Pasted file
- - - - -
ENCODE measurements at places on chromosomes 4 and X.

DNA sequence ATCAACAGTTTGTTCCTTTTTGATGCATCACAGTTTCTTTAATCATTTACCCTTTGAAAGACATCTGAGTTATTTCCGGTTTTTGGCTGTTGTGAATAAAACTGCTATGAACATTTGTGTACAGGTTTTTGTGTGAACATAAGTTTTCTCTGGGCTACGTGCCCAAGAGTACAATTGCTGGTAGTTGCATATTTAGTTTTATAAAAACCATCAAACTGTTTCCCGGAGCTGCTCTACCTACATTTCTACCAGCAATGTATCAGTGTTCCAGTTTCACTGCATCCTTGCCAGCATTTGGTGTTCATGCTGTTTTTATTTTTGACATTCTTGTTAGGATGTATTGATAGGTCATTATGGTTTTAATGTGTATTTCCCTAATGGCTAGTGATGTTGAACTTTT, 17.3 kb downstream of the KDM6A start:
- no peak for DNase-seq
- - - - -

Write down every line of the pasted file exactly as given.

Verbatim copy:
ENCODE measurements at places on chromosomes 4 and X.

DNA sequence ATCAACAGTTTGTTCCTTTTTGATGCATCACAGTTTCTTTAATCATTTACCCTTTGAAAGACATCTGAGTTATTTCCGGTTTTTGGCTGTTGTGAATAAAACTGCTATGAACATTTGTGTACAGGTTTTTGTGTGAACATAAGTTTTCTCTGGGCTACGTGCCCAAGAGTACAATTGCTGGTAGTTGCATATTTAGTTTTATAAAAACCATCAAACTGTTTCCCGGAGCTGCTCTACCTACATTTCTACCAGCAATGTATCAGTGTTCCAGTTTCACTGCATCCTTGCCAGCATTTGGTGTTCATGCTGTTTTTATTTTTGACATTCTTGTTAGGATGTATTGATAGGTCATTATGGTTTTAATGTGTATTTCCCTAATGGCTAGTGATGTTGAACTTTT, 17.3 kb downstream of the KDM6A start:
- no peak for DNase-seq